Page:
The sudden arrival of spring and warmer weather has made me realise that it would be a matter of some urgency to purchase a bug net to continue usage into summer. Yes, I know I'm a wus - I should just toughen up and ignore the bitey critters trying to chew my face off, but that kinda takes a lot of the fun out of camping for me. There's nothing worse than that annoying whine of a mosquito making dive bombing runs while I'm trying to work out which part of my head I need to slap. Also, having suffered a couple of mosquito-borne diseases, I'm doubly alert: to me, a bug net is not optional. I have, however, been really happy using a hammock without a net over the colder months, as it's given a lovely expansive sense of being in the environment rather than trying to hide from it. This was magnified for my second-last camp which had glorious weather that allowed me to ditch the fly-sheet in favour of a starry canopy.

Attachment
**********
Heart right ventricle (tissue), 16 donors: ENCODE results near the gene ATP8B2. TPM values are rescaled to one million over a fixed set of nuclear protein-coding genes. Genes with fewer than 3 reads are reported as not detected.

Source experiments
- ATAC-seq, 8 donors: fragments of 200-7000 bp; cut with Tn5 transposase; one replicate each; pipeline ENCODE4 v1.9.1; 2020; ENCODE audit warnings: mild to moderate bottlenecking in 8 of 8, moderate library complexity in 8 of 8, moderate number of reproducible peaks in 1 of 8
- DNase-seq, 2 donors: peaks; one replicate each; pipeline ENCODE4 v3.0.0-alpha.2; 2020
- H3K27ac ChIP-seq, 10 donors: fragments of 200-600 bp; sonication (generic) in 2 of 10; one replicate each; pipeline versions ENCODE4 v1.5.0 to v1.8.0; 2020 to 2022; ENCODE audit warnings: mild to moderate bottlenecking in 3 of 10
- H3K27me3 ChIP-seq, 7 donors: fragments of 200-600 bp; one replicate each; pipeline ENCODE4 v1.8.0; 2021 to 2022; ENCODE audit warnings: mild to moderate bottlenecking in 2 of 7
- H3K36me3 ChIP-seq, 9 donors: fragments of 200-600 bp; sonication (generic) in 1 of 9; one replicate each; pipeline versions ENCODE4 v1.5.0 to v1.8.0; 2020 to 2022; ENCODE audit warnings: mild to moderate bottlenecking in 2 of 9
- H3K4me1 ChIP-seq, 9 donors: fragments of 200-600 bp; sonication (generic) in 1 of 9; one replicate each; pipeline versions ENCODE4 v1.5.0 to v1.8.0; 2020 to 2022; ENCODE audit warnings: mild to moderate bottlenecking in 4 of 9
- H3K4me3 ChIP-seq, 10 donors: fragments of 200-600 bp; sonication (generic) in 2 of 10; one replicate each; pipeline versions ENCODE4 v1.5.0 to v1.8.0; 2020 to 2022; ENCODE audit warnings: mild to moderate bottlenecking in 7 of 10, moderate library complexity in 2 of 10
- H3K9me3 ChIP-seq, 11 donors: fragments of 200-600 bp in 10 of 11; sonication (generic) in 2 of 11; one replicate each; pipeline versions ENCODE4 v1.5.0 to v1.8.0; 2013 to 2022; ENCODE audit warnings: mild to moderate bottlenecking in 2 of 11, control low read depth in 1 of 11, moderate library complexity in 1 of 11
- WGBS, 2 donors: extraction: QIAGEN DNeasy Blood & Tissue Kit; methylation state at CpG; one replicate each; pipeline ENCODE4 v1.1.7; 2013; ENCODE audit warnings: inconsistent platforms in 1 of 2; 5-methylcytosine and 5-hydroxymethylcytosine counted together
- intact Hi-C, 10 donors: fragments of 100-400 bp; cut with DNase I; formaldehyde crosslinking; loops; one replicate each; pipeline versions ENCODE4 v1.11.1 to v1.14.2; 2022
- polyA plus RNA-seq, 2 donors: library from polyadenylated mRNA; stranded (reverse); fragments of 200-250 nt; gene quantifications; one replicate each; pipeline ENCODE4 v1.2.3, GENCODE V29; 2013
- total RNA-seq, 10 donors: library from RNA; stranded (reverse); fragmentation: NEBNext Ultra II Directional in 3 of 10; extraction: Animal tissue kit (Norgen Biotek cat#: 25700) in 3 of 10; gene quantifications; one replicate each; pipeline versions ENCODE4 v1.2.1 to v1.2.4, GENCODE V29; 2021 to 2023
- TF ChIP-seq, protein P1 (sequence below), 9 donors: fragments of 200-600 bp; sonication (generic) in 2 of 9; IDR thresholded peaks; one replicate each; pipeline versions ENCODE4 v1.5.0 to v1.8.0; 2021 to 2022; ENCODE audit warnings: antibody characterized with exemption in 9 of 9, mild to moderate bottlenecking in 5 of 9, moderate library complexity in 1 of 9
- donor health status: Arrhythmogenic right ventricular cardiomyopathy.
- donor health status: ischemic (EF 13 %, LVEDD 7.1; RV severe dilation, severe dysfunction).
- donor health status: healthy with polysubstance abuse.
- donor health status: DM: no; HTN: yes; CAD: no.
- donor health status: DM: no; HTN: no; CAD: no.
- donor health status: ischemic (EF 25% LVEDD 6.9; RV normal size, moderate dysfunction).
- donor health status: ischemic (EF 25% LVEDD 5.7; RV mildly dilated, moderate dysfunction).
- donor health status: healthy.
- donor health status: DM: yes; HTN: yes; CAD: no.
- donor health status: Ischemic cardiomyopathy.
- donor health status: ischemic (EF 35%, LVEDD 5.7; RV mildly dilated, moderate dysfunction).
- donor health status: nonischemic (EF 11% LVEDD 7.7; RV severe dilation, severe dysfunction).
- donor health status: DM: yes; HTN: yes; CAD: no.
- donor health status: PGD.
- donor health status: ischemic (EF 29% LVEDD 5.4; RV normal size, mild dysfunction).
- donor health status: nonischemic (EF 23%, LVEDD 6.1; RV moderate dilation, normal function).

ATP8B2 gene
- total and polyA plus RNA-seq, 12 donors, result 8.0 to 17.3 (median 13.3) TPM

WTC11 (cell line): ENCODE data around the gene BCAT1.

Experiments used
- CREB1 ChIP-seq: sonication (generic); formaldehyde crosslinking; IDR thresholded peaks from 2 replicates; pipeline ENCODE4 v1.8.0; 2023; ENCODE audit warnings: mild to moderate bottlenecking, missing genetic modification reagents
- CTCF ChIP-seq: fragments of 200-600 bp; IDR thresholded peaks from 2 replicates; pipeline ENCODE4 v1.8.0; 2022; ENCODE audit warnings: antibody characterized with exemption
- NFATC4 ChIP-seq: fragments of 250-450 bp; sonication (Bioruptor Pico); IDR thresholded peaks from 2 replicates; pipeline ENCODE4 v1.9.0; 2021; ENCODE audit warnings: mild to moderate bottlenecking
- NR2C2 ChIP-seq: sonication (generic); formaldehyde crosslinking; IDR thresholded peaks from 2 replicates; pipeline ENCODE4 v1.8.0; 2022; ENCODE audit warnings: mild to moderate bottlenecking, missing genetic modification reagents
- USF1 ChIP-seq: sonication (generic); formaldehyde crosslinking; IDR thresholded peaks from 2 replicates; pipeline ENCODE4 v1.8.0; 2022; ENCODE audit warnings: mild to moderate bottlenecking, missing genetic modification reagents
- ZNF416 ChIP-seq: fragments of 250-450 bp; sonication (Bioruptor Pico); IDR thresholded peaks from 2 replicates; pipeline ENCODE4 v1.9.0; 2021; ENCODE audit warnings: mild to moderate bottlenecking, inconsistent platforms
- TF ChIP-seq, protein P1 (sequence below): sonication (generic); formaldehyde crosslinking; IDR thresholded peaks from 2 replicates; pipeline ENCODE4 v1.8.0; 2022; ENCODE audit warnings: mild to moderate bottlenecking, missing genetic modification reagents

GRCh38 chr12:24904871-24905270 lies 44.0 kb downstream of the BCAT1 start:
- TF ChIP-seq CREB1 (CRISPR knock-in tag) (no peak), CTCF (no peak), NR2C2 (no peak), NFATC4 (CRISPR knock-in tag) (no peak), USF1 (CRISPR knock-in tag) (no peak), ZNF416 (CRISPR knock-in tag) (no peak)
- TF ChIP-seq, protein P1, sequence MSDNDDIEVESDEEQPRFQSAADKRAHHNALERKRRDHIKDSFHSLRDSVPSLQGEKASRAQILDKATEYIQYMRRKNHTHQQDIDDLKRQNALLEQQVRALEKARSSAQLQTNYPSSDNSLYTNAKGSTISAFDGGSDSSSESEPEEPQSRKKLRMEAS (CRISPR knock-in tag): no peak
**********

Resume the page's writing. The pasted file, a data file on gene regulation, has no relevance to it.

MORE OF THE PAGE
I'm still in love with the Atlas Strap suspension system and find it an absolute joy to use. It's proven to work with a huge variety of tree trunk sizes and makes hanging my hammock so very, very simple. Having used a few different suspension systems, I can honestly say this is the simplest and best I've encountered so far. I will definitely be converting my other hammocks to work with the Atlas Straps. Thank you ENO!
Over the past couple of camps I've found myself being even more comfortable with the lay of the hammock as I've got to know it better. It really is a comfortable lay with minimal ankle and knee stress. I've also tried the CamoNest with a partially inflated sleeping pad to give me a bit more insulation and found it works just fine and makes the lay even more comfortable.